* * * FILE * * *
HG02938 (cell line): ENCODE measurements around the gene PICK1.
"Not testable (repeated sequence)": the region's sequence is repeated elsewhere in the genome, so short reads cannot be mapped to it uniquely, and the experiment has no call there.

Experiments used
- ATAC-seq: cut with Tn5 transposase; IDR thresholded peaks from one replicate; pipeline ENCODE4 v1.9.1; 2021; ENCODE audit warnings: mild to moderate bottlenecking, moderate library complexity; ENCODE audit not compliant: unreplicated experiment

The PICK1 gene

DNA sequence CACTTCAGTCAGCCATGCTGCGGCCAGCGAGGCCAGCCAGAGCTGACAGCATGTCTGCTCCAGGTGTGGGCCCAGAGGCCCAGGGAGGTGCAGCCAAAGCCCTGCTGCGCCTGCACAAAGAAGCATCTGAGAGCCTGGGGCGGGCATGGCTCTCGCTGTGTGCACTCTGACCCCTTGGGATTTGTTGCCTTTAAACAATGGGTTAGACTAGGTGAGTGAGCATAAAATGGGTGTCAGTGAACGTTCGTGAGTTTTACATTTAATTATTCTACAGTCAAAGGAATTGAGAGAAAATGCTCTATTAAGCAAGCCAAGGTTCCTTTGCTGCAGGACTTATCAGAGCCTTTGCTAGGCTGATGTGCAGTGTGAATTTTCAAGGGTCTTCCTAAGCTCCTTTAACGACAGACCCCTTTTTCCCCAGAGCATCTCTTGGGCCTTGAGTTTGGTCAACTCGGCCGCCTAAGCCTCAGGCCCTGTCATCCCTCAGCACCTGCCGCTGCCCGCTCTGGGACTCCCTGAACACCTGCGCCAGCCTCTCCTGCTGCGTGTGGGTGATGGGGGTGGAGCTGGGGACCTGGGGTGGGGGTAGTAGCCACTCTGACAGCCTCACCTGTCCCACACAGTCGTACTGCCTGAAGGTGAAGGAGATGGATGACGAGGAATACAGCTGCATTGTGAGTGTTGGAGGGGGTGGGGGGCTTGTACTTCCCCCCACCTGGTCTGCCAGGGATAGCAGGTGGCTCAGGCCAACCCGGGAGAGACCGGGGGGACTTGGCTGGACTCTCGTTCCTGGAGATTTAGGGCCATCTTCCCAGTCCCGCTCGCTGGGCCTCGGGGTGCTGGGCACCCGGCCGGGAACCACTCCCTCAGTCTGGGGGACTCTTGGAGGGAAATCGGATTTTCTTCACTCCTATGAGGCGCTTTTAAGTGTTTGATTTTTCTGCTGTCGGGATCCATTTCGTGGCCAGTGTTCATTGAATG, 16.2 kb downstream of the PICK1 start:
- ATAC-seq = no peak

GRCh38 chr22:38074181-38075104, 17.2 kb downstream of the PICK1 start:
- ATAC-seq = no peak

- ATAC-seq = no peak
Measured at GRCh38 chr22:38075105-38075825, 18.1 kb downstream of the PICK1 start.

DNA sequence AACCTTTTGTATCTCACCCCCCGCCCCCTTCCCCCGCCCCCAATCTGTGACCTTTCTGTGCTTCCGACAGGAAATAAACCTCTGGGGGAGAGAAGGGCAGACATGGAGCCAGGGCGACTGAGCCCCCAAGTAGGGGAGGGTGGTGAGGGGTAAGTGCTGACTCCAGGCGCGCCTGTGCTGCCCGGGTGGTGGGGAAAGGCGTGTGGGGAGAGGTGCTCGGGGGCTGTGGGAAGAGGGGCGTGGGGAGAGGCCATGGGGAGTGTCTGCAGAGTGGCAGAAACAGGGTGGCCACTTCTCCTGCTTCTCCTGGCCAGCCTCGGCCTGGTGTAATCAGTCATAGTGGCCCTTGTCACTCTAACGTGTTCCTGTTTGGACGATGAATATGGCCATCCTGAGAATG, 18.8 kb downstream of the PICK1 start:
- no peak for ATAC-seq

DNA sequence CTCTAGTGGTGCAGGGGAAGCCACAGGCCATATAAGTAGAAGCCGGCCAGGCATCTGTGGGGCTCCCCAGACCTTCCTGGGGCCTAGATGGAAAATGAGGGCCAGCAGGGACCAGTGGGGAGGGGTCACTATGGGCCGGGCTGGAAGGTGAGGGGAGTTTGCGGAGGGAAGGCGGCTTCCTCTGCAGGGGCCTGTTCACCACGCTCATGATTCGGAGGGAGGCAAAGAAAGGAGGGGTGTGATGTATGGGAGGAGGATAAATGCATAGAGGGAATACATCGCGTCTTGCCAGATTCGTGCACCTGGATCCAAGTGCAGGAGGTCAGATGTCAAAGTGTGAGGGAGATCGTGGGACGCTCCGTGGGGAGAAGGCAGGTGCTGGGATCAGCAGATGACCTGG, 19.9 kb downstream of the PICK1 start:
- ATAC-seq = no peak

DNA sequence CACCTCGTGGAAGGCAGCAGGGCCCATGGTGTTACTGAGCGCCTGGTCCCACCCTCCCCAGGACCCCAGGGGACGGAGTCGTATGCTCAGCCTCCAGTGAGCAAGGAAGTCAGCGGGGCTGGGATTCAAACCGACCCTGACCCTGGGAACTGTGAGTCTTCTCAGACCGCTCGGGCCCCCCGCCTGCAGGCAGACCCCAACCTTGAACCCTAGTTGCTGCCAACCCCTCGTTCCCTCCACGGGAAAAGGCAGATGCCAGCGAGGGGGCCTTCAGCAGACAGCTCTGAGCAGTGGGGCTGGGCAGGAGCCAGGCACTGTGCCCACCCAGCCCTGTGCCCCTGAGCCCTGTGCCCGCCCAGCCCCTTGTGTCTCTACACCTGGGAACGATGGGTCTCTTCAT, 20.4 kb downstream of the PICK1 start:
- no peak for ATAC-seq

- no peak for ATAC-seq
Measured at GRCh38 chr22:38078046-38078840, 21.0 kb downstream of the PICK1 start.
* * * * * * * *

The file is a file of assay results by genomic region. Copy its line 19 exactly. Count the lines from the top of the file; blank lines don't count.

Measured at GRCh38 chr22:38078046-38078840, 21.0 kb downstream of the PICK1 start.